The sharing of personal and intimate videos and images without consent has become easier than ever and, as a result, the challenge around how to ensure online safety has become a priority for law makers.
Public pressure, including campaigns led by Georgia Harrison (whose former partner Stephen Bear was convicted of image-based abuse offences against her and jailed for 21 months) and Dame Maria Miller MP (who campaigned for a change in the law after being contacted by one of her Basingstoke constituents who had been affected by ‘revenge porn’ being posted online), have highlighted the severity of these issues, prompting the Government to take action.
Amendments to the Online Safety Bill
The Online Safety Bill (“the Bill”) is designed to “help to protect people online and to make social media platforms responsible for their users’ safety”.
The amendments to the Bill currently working its way through the House of Lords, emphasise the importance of protecting individuals from image-based abuse and deepfake pornography. The key provisions of the amendments include:
- The Bill makes it easier to charge and convict someone for sharing intimate images without the subject’s consent by removing the need to prove the perpetrator’s intention to cause distress. The courts will have the power to impose custodial sentences of up to 2 years where it is possible to prove that the perpetrator intended to cause distress, alarm, humiliation or to obtain sexual gratification. Individuals who share an image for sexual gratification may also be placed on the sex offenders’ register.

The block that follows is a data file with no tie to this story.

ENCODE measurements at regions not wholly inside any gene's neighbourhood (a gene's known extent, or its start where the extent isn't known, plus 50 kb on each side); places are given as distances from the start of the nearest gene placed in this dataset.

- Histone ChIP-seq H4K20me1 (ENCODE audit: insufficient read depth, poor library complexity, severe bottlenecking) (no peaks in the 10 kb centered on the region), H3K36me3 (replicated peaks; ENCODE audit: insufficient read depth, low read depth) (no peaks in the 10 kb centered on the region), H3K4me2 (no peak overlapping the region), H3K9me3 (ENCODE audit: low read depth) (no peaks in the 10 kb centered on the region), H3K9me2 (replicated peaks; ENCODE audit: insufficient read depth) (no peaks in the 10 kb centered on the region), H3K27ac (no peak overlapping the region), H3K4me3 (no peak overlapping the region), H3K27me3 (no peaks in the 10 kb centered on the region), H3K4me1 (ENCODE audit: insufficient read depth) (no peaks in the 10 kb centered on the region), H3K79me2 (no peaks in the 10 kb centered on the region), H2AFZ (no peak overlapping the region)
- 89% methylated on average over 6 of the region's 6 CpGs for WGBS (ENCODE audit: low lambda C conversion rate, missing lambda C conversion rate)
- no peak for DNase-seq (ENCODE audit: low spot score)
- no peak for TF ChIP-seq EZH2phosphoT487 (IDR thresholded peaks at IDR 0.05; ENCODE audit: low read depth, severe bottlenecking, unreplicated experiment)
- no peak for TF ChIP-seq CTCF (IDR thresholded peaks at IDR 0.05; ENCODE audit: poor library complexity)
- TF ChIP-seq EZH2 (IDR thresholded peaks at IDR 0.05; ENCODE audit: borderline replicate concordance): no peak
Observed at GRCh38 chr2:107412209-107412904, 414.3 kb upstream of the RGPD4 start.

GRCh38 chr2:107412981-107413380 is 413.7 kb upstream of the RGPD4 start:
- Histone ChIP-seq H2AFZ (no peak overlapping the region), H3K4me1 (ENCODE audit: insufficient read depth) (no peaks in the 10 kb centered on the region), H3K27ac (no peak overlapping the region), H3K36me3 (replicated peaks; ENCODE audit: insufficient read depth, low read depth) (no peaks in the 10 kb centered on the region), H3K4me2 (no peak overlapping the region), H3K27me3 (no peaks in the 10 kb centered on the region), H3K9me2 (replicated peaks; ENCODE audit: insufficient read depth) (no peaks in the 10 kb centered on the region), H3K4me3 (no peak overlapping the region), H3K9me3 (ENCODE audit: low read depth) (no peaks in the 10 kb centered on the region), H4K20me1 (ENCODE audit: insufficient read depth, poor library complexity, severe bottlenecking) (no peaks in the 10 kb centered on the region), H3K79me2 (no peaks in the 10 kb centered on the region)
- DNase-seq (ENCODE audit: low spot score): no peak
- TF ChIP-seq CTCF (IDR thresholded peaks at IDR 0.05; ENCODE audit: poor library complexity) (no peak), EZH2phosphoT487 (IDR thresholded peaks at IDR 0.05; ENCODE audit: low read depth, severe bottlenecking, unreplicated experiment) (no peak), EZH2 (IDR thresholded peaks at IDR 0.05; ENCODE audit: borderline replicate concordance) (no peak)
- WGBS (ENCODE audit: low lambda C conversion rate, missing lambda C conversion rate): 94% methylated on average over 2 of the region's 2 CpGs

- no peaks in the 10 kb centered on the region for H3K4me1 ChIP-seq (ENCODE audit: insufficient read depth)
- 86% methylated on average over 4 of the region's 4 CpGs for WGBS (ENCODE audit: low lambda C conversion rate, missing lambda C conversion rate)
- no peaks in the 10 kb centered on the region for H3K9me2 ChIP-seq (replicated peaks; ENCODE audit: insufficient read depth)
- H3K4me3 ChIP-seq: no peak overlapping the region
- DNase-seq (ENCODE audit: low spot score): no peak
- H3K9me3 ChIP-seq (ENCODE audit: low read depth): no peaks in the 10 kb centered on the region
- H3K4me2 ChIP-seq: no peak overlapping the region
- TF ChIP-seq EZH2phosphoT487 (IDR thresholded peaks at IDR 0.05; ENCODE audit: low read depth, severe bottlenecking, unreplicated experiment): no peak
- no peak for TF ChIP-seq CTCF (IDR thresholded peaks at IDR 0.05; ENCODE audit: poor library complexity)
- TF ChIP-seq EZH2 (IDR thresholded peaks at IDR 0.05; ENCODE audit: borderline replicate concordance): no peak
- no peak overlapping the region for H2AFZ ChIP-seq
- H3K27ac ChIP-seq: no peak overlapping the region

- The Bill makes the sharing of deepfake pornography (where images or videos are digitally manipulated to look like someone else) without consent a criminal offence, punishable by up to 6 months in prison.
The amendments to the Bill are due to be voted on by MPs later this month before it becomes law, and represent a significant step forward in combatting image-based abuse and deepfake pornography through the criminal courts.
Victims of image-based abuse do have significant civil remedies available to them which can be pursued instead of or as well as making a criminal complaint.
We act for individuals facing intimate image-based abuse and are skilled at creating a bespoke strategy depending on the specific facts of the case.
Hamlins’ Media Disputes department is one of the largest and most successful Media Disputes teams in the UK and is widely recognised as an advisor of choice for both public and private figures seeking advice in relation to defamation, reputation management, pre-publication libel and privacy law.
If you would like to find out more about how Hamlins can help you, please get in touch.